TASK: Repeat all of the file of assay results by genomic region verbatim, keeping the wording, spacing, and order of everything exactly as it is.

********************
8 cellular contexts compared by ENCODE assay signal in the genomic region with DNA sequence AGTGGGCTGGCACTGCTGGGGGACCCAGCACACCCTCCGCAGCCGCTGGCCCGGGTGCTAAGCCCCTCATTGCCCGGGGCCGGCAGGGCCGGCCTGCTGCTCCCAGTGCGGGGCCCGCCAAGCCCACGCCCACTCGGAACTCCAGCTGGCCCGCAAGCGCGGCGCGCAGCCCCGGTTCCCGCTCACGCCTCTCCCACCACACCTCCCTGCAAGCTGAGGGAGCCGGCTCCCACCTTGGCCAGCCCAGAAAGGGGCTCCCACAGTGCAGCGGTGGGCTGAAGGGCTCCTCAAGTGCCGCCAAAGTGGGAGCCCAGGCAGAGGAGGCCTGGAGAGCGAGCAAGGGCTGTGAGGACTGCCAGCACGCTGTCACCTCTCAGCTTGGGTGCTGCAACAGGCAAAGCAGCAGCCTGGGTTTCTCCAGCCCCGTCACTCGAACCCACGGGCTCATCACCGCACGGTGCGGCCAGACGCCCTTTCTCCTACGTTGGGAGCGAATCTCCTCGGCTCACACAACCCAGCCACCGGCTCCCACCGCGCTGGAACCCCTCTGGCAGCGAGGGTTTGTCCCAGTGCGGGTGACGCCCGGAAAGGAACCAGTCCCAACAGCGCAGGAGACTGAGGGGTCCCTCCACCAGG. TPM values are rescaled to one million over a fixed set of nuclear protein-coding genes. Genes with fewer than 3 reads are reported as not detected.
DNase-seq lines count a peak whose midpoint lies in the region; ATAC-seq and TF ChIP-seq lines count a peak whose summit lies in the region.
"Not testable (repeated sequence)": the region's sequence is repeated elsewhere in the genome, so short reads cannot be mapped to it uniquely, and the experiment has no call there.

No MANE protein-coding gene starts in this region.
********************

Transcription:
8 cellular contexts compared by ENCODE assay signal in the genomic region with DNA sequence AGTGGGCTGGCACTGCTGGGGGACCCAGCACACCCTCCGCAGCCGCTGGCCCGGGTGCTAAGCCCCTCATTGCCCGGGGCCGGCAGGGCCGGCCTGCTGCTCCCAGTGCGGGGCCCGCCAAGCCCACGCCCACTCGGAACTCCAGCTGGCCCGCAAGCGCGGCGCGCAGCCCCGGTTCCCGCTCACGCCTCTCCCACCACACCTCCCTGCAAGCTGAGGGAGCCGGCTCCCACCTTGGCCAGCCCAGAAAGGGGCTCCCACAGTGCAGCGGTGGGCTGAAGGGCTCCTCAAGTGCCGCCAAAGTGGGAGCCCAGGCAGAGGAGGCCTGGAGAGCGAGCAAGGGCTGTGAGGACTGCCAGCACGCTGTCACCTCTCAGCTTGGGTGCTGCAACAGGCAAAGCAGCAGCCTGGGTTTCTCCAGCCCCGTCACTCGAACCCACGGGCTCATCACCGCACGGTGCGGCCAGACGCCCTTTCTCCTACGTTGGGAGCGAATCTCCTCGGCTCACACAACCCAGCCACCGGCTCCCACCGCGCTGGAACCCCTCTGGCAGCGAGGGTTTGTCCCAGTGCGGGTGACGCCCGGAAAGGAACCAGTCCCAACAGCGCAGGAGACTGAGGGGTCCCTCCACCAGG. TPM values are rescaled to one million over a fixed set of nuclear protein-coding genes. Genes with fewer than 3 reads are reported as not detected.
DNase-seq lines count a peak whose midpoint lies in the region; ATAC-seq and TF ChIP-seq lines count a peak whose summit lies in the region.
"Not testable (repeated sequence)": the region's sequence is repeated elsewhere in the genome, so short reads cannot be mapped to it uniquely, and the experiment has no call there.

No MANE protein-coding gene starts in this region.